LEAVING the beaten paths, and striking for the wild moorland and breezy heaths, beyond which the blue mountain shows its silvery outline, we find but comparatively few flowers of the early spring, but the air is redolent of sweet perfume, "As if Nature's incense-pans had spilt, And shed the dews i' the air."

The sturdy Gorse shows its golden blossoms and welcomes the early bee. The variety now in bloom is the Ulex Europoeus. It has, with the Dwarf Furze, been showing a few buds during the winter. (See Winter Flowers.) The bonny, bonny Broom (Saro-thamnus scoparius).

"Yellow and bright as bullion unalloyed, Her blossoms," gleam from the graceful dark green twigs, which wave to and fro on the breezy moorland and make glad the landscape. This is the Planta genista whose story we have told, and which has a place in our "Materia Medica " as a diuretic. Old Gerarde says the flower-buds, when pickled and used as capers, wonderfully improve the appetite, but the plant is bitter. Both the furze and the broom are subject to parasites, amongst the largest of which is the acrid and bitter Broom Rape (Orolanche major), whose long clammy succulent stems, without leaves, spring up at the roots of the broom at the latter end of May. Its flowers are nearly the colour of the reddish stem, but are sometimes tinged with purple. The flowers grow abou half-way down the stem. The Lesser Broom Rape (Orolanche minor) grows on the roots of clover, and the wild thyme is sometimes afflicted by the same "man of the mountain."

On the cleared woodlands, but more frequently by the side of some clough or dell in the moorland, grows the myrtle-leaved shrubby Whortleberry (Vaccinium myrtillus), or "whorts," as they are sometimes called. This is not a solitary plant: it extends along the dell for miles. Its pretty red waxen flowers appear at the latter end of April, and the purple fruit are ripe in August. The Cowberry or Bed Whortleberry (Vaccinium vitis idoea) is of lower growth, and its leaves are not much larger than those of the common box. The Great Bilberry has duller and lighter leaves, and smaller fruit. It grows sometimes on high elevations, and the Cranberry (Oxycoccus palustris) is frequently found creeping beside it, showing its pink bells beneath its bright green leaves, which are white underneath. The fruits of all these are gathered for tarts, and are frequently sold in northern markets. In mountainous districts we shall often find the Common Raspberry (Rubus idoeus), and the Mountain Raspberry or Cloudberry (Rubus chamoemorus) may be known by its single white blossoms and delicious orange-coloured fruit, which is known in the Scottish Highlands under the name of Averans. The pink flowers of the Bearberry (Arctostaphylos uva-ursi) are common all over the United Kingdom, and the white flower of the Alpine Black Bearberry (A. Alpina) may be found in mountainous districts early in May. By its side the small rea flowers of the Azalea {Azalea procumbens) peep from the trailing woody stems.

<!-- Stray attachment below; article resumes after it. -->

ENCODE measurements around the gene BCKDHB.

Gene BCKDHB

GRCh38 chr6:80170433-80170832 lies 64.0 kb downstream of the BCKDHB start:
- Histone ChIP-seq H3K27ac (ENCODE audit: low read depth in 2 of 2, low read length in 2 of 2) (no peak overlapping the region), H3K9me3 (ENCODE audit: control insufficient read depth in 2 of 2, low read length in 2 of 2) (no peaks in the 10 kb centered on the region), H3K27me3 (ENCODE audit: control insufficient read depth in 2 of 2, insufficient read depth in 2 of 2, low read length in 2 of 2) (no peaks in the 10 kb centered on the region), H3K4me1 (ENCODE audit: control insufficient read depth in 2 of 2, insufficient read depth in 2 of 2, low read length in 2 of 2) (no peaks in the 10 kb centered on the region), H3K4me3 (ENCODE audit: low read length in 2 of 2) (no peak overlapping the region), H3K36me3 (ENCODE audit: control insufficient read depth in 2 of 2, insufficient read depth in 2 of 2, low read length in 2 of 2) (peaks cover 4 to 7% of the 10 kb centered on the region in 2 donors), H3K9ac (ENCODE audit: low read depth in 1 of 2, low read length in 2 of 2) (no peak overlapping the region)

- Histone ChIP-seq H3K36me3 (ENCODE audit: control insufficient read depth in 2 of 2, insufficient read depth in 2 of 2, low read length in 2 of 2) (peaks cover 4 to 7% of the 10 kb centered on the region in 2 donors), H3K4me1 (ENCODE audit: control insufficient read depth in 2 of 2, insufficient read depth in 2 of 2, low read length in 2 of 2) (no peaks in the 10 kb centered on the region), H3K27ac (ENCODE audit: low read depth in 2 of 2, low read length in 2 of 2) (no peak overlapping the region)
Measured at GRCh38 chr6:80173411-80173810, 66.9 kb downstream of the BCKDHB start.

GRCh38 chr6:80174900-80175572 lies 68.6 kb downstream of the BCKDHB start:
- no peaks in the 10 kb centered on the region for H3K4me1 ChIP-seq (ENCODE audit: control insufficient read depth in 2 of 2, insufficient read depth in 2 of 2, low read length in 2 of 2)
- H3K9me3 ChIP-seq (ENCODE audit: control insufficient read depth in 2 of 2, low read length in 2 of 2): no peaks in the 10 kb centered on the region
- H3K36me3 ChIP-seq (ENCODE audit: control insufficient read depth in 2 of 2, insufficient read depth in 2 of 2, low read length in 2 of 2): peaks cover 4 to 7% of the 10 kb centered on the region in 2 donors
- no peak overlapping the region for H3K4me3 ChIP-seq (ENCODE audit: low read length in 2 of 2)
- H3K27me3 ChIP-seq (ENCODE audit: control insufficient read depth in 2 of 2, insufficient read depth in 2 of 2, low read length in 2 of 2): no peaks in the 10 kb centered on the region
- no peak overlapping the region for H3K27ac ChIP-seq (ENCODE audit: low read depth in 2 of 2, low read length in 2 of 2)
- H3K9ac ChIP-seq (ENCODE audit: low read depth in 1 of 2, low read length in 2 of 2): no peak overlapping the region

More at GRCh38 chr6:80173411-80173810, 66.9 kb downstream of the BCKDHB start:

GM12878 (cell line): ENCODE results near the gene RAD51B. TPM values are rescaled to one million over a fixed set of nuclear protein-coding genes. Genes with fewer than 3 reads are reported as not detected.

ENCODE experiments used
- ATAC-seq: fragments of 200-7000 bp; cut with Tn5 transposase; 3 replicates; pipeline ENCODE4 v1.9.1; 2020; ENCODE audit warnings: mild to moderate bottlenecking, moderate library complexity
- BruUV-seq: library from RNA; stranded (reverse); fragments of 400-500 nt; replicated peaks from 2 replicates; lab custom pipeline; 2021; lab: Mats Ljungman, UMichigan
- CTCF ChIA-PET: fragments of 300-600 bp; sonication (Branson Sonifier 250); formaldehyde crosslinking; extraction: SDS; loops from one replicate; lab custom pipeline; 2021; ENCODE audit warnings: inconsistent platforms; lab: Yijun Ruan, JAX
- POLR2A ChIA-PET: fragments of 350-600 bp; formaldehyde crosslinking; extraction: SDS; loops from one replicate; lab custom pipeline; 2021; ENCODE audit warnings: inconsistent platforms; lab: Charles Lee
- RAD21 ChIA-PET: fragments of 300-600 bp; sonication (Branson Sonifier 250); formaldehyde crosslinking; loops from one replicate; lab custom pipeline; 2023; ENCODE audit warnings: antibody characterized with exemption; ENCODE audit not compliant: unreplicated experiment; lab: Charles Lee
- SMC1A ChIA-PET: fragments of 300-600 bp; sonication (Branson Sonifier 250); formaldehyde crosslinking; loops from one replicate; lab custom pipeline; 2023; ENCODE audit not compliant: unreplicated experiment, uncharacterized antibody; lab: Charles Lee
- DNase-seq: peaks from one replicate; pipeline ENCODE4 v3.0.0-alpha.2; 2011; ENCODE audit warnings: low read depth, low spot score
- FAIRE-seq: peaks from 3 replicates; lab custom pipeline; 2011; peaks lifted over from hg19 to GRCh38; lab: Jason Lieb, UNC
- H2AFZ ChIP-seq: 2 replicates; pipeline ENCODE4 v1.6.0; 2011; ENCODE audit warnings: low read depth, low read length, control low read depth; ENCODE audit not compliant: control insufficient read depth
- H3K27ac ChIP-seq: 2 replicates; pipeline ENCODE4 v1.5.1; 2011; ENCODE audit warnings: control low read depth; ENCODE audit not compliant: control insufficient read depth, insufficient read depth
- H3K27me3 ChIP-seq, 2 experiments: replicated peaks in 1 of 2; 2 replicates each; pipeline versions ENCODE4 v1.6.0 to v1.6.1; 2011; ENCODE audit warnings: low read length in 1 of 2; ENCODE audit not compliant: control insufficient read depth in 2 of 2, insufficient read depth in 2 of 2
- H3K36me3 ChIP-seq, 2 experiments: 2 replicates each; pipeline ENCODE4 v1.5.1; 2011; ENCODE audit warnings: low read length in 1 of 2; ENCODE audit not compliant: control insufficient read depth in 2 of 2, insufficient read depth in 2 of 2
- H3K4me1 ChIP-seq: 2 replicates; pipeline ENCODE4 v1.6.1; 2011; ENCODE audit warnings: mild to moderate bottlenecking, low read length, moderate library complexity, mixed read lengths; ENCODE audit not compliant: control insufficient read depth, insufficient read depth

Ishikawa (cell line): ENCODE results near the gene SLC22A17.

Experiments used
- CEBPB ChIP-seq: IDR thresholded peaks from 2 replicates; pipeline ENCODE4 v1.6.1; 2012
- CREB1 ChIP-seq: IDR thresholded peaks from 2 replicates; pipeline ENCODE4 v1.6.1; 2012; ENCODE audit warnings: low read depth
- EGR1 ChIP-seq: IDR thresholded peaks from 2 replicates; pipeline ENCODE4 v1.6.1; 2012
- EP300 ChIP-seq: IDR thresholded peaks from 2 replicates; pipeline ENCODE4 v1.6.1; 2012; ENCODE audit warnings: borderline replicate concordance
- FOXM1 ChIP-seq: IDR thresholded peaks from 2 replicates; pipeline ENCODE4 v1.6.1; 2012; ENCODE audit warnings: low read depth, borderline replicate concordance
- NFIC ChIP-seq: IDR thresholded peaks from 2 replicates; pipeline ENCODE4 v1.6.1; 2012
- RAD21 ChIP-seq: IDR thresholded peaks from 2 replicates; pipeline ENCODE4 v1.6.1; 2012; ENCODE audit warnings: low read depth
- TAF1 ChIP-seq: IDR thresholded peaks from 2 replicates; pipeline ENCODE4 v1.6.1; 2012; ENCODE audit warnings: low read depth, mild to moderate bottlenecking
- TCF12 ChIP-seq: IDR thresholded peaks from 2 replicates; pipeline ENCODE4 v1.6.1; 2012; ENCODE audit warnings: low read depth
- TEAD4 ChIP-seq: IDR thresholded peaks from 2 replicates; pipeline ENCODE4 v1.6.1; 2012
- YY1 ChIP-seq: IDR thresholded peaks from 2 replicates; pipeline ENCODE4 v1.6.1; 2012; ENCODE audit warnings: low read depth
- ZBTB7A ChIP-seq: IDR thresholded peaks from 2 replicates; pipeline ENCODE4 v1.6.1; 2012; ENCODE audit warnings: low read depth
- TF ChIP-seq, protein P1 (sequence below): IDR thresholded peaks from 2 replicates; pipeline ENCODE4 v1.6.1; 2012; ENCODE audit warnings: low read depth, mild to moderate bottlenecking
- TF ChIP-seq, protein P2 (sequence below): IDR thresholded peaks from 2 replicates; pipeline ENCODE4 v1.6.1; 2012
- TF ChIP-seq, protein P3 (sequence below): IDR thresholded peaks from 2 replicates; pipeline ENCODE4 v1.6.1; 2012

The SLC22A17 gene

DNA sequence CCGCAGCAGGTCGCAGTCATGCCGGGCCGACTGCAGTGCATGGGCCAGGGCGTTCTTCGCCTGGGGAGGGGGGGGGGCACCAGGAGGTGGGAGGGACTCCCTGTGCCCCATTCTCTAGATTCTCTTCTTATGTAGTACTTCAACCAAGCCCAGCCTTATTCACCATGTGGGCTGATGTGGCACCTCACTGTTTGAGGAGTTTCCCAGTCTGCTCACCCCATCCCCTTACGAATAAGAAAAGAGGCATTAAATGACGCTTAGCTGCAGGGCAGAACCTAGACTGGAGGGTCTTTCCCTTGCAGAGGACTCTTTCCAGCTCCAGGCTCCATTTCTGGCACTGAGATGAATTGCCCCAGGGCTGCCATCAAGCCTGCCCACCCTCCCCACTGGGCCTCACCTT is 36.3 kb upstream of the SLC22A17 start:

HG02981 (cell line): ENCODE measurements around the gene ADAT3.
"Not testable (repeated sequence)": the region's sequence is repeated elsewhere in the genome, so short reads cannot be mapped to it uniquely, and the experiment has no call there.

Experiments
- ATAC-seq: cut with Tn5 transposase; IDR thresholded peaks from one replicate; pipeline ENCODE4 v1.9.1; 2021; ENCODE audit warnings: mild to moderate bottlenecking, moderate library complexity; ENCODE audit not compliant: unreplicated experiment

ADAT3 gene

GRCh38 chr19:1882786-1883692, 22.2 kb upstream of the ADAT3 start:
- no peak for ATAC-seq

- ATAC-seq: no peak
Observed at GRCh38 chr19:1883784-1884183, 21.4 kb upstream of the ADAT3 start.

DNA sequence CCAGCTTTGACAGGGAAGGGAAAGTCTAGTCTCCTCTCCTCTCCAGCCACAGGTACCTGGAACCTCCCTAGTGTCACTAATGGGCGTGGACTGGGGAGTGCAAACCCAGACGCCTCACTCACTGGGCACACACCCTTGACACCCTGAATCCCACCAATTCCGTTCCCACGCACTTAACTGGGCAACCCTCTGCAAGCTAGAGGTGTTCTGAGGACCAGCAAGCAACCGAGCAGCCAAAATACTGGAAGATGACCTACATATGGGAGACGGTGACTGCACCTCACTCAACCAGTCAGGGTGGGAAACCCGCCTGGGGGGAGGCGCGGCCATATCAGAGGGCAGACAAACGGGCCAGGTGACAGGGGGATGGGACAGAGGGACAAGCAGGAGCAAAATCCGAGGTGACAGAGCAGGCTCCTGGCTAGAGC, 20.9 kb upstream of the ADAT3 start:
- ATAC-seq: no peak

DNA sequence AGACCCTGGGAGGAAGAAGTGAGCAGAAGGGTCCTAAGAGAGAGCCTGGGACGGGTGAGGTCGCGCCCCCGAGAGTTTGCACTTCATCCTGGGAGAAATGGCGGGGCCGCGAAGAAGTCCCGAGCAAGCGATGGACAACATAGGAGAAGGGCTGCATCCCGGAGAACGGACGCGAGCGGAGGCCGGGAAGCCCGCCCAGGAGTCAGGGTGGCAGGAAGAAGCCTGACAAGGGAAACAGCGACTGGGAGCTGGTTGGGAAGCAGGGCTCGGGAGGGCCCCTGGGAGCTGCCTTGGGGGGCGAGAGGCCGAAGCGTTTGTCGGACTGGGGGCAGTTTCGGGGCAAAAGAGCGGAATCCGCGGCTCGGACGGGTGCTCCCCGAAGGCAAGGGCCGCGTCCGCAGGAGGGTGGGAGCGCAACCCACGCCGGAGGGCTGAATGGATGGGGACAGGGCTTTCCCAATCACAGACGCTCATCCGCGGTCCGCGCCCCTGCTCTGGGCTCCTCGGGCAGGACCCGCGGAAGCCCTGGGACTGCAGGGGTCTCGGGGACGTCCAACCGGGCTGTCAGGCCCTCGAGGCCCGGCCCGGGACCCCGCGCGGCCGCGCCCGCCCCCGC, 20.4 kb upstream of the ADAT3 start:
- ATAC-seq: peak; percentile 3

Broom Rape. Broom. Fumitory. Golden Saxifrage. Pasque flower. Wood Sorrel. Water Crowfoot. Arum.

1. Broom Rape. 2. Broom. 3. Fumitory. 4. Golden Saxifrage. 5. Pasque-flower. 6. Wood Sorrel. 7. Water Crowfoot. 8. Arum.

The Juniper (Juniperus communis) is common equally on the downs as on the moorland. Its prickly branches were formerly hung up in houses to keep off evil spirits, and its berries were used to flavour gin. Its French name Genievre, gave the name Geneva to the spirit which we have contracted to the familiar monosyllable. It is a popular plant in Norway and Sweden, where a conserve is made of the berries, and the leaves are used for a variety of domestic purposes. From a gummy substance which exudes from old juniper bushes the gum sandarach is made, formerly so much used by conveyancers and lawyers as pounce for their manuscripts and deeds. The utility of the wood is so great that it is one of the favourite trees of those places where it grows to a large size.

The singular flower Butcher's Broom (Ruscus acu-leatus) or Knee Holly shows its solitary greenish-white flowers on the disk of the leaves in May. It is a rigid prickly plant, wild in the south and west of England, where its branches were and indeed are used as a broom.